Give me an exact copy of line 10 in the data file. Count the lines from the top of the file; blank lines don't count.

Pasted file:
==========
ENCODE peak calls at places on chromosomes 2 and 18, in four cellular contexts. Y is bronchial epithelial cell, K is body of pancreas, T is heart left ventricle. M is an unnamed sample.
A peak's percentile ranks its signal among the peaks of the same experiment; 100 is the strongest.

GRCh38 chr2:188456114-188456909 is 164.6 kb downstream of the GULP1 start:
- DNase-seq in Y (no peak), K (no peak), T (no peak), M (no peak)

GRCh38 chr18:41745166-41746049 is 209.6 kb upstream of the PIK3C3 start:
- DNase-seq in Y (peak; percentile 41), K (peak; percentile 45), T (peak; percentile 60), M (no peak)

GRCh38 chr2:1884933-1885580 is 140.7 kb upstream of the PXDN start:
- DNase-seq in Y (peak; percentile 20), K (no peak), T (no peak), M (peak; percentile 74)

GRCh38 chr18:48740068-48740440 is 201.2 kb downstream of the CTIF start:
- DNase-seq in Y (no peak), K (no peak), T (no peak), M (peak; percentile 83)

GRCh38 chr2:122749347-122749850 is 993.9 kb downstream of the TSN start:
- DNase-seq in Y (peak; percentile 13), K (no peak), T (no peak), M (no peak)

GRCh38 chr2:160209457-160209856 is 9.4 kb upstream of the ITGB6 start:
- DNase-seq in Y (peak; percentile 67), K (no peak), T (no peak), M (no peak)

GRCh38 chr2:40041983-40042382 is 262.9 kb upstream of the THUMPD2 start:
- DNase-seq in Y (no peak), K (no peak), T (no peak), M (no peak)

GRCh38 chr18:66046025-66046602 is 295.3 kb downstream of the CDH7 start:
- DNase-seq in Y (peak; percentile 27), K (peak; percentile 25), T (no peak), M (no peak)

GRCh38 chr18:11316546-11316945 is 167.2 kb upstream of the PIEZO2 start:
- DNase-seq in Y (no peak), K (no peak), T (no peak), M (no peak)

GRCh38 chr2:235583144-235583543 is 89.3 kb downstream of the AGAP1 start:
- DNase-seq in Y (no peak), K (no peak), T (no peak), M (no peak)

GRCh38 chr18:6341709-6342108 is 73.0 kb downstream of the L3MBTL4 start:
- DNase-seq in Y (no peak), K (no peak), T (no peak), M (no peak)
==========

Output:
- DNase-seq in Y (no peak), K (no peak), T (no peak), M (peak; percentile 83)